While on the hunt for the top decor trends of 2023, we spotted four incredible interior designs that can inspire you for upcoming projects.
The interior design sector can include a variety of aspects from architecture to furnishing to decorating. While we generally refer to the selection of furniture and decorations when discussing interior design, the layout of a room or building often goes hand in hand. Professionals must remain aware of the current fashion for interiors without falling into the trap of aiming solely to appease an of-the-moment appetite, destined to lose its appeal over time. As we uncover some must-haves in regard to modern interior design 2023, we’ve come across several interiors that act as inspirational pieces for professionals preparing interior design projects.
Deja Vu Recycle Store by Offhand Practice
In 2020, Offhand Practice completed the three-story Déjà Vu Recycle Store in Shanghai, a renovation project where clients can purchase recycled books and clothes. In order to create an original experience, well outside the box of traditional bookstores, and to break the stereotypical image of a second-hand store, the designers split the two-story high façade in half, vertically, making the entrance more appealing to the public. At the same time, the entrance door is purposely set back, generating a shelter for pedestrians. They maximized the amount of natural light in the space, to brighten up the rooms, and decorated the 70s window openings with handcrafted recycled natural stone mosaic.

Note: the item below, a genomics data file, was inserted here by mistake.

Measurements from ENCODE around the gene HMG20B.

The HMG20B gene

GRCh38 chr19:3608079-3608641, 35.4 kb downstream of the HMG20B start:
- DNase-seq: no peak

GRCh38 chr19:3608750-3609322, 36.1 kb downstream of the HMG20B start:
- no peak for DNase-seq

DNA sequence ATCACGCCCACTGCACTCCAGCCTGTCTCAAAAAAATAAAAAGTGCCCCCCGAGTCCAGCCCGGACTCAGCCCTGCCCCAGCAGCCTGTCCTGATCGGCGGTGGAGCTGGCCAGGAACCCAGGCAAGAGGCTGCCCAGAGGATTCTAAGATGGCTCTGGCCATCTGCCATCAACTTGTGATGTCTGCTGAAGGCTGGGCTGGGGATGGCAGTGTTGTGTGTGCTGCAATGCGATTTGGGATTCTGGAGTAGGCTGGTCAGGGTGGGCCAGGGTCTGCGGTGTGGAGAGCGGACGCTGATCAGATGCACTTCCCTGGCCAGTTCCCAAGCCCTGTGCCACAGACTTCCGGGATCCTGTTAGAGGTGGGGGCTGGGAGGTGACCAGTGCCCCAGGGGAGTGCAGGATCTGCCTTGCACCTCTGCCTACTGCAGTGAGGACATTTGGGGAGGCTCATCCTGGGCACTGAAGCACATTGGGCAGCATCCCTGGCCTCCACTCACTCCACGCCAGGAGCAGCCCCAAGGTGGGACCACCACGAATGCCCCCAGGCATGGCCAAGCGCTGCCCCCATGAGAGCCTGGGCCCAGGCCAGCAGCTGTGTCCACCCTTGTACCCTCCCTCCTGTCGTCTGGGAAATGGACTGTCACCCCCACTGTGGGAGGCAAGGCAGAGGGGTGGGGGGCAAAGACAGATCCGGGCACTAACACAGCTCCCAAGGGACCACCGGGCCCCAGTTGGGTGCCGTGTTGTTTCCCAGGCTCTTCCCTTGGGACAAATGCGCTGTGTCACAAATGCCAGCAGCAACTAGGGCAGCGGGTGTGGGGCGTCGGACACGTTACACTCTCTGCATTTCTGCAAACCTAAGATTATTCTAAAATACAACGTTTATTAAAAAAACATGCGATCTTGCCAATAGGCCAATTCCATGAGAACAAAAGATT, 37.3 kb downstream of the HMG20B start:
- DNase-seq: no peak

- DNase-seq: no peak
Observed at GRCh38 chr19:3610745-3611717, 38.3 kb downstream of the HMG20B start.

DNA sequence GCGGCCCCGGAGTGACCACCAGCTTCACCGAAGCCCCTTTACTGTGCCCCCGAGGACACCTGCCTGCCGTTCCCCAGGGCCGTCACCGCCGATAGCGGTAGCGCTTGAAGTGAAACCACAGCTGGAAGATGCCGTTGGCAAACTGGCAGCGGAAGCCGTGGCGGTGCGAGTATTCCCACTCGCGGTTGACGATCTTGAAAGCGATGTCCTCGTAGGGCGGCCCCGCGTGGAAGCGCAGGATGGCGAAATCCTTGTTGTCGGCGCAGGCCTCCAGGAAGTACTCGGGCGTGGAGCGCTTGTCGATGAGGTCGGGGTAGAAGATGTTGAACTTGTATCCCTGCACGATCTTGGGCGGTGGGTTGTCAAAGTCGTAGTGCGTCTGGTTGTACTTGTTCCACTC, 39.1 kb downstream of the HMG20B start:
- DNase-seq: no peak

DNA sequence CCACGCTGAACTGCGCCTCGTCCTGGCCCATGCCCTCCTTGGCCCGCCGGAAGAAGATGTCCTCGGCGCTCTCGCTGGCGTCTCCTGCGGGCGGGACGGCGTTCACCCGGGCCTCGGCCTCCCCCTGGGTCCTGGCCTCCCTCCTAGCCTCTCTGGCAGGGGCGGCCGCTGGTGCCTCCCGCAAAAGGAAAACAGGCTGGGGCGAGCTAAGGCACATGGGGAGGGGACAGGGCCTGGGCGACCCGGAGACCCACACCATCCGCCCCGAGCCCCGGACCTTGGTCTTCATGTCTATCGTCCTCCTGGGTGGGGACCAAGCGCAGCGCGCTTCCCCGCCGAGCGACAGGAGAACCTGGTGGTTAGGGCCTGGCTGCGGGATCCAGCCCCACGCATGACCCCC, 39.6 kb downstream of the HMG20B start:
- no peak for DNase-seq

They translated the concept of grocery shopping into this new model for bookstores by inserting, what they’re tagged as, veggie shelves. Since the opening of the store, clients have left comments such as, “picking books as though we’re picking fruits and vegetables is like filling a ‘spiritual basket’.”